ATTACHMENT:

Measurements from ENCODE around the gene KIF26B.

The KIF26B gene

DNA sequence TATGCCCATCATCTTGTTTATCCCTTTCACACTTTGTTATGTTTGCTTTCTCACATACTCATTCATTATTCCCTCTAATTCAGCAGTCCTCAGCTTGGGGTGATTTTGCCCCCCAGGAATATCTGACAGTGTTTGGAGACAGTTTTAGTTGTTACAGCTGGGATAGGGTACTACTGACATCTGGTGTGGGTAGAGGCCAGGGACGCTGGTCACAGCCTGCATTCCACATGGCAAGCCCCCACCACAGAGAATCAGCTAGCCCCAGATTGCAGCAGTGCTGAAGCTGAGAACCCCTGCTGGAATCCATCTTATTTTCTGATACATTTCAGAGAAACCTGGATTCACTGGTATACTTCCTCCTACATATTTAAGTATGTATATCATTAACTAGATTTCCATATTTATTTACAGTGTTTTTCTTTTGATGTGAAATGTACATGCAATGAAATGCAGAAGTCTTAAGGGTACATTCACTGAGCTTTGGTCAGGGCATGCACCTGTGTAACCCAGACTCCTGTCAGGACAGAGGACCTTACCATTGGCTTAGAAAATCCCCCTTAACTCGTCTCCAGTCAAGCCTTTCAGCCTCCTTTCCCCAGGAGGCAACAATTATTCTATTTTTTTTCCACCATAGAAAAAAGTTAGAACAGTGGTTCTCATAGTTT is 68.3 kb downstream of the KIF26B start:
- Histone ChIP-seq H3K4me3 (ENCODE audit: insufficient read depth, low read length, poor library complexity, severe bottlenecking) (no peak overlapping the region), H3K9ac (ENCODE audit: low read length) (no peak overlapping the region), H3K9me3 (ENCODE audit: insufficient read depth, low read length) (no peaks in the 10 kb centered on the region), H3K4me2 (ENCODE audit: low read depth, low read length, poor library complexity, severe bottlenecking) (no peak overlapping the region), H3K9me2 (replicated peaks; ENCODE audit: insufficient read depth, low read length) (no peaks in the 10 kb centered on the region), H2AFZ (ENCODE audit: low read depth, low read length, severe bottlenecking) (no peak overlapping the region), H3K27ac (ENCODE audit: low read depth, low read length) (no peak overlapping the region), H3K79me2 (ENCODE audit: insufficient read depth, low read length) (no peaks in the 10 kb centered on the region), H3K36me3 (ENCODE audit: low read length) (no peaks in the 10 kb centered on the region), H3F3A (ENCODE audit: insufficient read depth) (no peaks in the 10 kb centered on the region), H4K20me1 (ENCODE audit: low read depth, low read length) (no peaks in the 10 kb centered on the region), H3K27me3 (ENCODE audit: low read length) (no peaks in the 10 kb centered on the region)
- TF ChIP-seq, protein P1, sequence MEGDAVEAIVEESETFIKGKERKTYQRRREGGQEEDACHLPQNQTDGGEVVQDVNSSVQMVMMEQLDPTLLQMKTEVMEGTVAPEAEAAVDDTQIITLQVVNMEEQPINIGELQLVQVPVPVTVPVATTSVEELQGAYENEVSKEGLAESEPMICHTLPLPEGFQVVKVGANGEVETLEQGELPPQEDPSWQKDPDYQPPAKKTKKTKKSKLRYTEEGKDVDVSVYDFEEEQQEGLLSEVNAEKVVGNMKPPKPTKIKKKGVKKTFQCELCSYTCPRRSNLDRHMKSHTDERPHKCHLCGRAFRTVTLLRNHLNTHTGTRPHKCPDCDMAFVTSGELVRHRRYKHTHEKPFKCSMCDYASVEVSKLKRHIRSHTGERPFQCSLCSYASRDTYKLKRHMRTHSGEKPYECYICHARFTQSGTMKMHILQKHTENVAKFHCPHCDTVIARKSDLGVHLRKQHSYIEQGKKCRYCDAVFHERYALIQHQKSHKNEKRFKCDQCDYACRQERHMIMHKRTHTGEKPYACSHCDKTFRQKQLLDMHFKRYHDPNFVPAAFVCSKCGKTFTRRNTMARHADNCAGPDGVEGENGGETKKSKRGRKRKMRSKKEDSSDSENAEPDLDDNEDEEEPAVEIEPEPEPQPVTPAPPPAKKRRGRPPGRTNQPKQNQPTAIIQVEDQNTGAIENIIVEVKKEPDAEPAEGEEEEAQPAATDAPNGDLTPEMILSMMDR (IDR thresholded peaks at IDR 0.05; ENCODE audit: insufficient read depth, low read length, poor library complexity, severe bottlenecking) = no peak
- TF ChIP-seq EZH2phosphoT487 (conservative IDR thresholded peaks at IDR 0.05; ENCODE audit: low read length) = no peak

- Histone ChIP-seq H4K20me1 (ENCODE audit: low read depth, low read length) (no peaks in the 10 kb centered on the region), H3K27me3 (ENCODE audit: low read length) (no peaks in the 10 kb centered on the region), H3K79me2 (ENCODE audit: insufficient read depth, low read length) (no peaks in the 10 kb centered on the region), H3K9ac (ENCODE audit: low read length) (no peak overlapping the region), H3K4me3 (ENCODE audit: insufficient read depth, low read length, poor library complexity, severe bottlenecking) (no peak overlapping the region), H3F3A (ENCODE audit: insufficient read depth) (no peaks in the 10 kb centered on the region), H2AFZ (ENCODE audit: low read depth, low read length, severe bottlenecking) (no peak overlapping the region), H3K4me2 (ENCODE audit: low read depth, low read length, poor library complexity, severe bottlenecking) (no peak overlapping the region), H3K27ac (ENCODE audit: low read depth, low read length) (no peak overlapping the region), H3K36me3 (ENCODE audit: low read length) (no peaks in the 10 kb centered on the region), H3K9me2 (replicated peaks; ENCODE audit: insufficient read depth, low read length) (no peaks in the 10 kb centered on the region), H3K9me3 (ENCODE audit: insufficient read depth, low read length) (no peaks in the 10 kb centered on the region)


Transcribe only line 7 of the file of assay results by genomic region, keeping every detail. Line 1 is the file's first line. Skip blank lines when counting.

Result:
- Histone ChIP-seq H4K20me1 (ENCODE audit: low read depth, low read length) (no peaks in the 10 kb centered on the region), H3K27me3 (ENCODE audit: low read length) (no peaks in the 10 kb centered on the region), H3K79me2 (ENCODE audit: insufficient read depth, low read length) (no peaks in the 10 kb centered on the region), H3K9ac (ENCODE audit: low read length) (no peak overlapping the region), H3K4me3 (ENCODE audit: insufficient read depth, low read length, poor library complexity, severe bottlenecking) (no peak overlapping the region), H3F3A (ENCODE audit: insufficient read depth) (no peaks in the 10 kb centered on the region), H2AFZ (ENCODE audit: low read depth, low read length, severe bottlenecking) (no peak overlapping the region), H3K4me2 (ENCODE audit: low read depth, low read length, poor library complexity, severe bottlenecking) (no peak overlapping the region), H3K27ac (ENCODE audit: low read depth, low read length) (no peak overlapping the region), H3K36me3 (ENCODE audit: low read length) (no peaks in the 10 kb centered on the region), H3K9me2 (replicated peaks; ENCODE audit: insufficient read depth, low read length) (no peaks in the 10 kb centered on the region), H3K9me3 (ENCODE audit: insufficient read depth, low read length) (no peaks in the 10 kb centered on the region)